Michael Luxford has been a trustee at the school since 2015 and chair until early October 2017 and has a long history of involvement with Steiner education. He trained in Fine Art and was an art therapist in the NHS before joining the Steiner and Camphill Community Movements in 1971. This move began a long period of living in intentional communities in the UK, Ireland and Canada, supporting young people with special needs and challenging behaviour. Michael became a registered manager for adult social care. He developed an interest in social research and in Waldolf education and in the 1980/90’s was a trustee and chair of trustees at the York Steiner School. He has written and produced five books and many articles on social and educational issues and occasionally finds time to paint. Currently, he volunteers and coordinates the work in a medium sized organic/biodynamic vegetable garden on the outskirts of Bristol which helps to keep him sane.
Rachel Phillips attended Wynstones Steiner School as a pupil. Having completed a state teacher training she has worked all her adult life as a Steiner teacher both in the UK and in France and Hungary. She and her husband lived and worked in Hungary for 10 years as teachers and advisors to the Hungarian Steiner schools. Rachel is experienced both as a class teacher and as a subject teacher of music, French and English as a foreign language and handwork. Since retiring from full time teaching in 2015 Rachel has been a trustee at the Bristol Steiner School.
Anna Rajkumar first became interested in becoming a teacher while volunteering at a school in the Himalayas. This led her to take the foundation year of a Steiner Teacher Training course in Edinburgh before going on to the University of Cambridge to become a qualified teacher. Anna taught in a variety of state primary schools in the UK before taking up a role at a progressive international school in India where she worked in a number of roles including school administration, staff training and curriculum development. She has a deep commitment to the development of the whole child and believes this is one of the core strengths of the Steiner education movement. Anna now runs her own business advising international students who wish to study in the UK.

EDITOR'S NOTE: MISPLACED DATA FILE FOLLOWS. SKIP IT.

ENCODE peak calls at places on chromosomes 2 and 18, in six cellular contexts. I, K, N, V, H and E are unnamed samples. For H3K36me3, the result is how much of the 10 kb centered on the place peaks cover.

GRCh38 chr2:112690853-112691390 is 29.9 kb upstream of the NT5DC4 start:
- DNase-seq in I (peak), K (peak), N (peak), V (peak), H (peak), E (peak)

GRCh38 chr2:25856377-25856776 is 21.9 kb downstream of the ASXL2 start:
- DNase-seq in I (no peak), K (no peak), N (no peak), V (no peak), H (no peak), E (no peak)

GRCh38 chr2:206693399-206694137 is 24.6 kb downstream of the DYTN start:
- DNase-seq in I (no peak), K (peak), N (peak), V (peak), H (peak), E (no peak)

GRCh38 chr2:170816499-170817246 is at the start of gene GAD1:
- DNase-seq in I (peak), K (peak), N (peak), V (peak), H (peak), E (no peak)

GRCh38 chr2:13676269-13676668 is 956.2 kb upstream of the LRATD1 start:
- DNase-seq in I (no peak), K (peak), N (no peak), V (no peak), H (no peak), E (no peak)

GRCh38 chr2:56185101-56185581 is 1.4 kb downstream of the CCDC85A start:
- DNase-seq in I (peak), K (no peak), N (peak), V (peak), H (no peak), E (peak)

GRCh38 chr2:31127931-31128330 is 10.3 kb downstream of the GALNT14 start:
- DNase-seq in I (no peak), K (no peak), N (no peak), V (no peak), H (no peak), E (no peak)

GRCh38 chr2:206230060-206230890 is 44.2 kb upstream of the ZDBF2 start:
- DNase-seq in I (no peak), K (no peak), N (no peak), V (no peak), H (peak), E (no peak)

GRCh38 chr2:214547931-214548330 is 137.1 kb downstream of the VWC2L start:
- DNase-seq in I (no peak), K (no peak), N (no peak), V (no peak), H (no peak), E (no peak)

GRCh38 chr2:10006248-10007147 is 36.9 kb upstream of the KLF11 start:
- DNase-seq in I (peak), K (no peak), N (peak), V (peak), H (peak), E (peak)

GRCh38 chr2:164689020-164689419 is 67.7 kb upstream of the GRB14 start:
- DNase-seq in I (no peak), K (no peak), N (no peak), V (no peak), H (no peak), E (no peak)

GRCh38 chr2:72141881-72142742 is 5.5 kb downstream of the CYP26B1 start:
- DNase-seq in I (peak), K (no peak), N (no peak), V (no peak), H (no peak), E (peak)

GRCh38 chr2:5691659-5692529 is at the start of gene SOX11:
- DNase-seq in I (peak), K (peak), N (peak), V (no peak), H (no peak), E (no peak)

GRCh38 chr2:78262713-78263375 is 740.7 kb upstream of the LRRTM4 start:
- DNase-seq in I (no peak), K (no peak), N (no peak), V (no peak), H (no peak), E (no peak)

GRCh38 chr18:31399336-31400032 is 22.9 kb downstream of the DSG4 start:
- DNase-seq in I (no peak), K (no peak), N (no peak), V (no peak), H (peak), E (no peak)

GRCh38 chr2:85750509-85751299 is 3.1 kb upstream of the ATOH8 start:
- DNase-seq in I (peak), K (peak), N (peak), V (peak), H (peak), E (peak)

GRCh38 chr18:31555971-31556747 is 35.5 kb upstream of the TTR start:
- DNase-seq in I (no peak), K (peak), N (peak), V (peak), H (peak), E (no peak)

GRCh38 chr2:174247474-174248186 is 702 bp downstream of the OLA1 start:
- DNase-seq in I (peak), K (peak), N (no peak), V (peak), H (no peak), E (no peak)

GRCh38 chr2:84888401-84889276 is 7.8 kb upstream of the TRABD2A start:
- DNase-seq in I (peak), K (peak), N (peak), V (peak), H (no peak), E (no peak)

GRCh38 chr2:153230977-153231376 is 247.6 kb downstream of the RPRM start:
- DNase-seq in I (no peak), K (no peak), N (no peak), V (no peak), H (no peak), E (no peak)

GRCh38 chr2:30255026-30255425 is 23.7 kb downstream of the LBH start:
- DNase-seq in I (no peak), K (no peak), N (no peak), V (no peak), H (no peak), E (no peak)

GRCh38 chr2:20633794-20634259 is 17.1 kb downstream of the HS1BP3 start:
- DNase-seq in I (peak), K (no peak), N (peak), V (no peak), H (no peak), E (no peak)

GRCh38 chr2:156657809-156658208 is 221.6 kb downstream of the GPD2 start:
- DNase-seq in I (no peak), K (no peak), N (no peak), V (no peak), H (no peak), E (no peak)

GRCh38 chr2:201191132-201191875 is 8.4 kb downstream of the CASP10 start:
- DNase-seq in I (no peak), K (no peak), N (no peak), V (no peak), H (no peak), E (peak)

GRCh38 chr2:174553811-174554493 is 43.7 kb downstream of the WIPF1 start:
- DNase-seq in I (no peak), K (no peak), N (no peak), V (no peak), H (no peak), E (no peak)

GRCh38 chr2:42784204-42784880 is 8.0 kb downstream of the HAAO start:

James Wetz became a Trustee in January 2018. He has worked for over 30 years in state education, 16 of these as a secondary school Headteacher at both St. Laurence School Bradford on Avon and Cotham School. He retired from the role of the Principal of Cotham School and the North Bristol Post 16 Centre in 2004. He also served as Director of Human Scale Education from 2011 -2014. James gained an MA (Hons) in History at Edinburgh going onto to study for his PGCE at the Institute of Education at London University. He has also has a Masters Degree in Education with distinction from Bristol University.
James has published numerous articles and TV programmes focussed on the widening gap between those who achieve in our schools and those who find it difficult to engage, including his report ‘Holding Children in Mind over Time’ (2006) and the 2008 ‘Dispatches’ Programme for Channel 4 titled ‘Children Left behind’. His book ‘Urban Village Schools – putting relationships at the heart of secondary school organisation and design’, was published by the Calouste Gulbenkian Foundation in November 2009. In March 2010 he published a Perspective Report on Initial Teacher Training commissioned by CfBT (the Centre for British Teachers). ‘Relationships a springboard for Learning’ was published by Human Scale Education/National College for School Leadership in February 2011. His interests include tennis, hill walking, an allotment, and singing with the Bristol Phoenix Choir.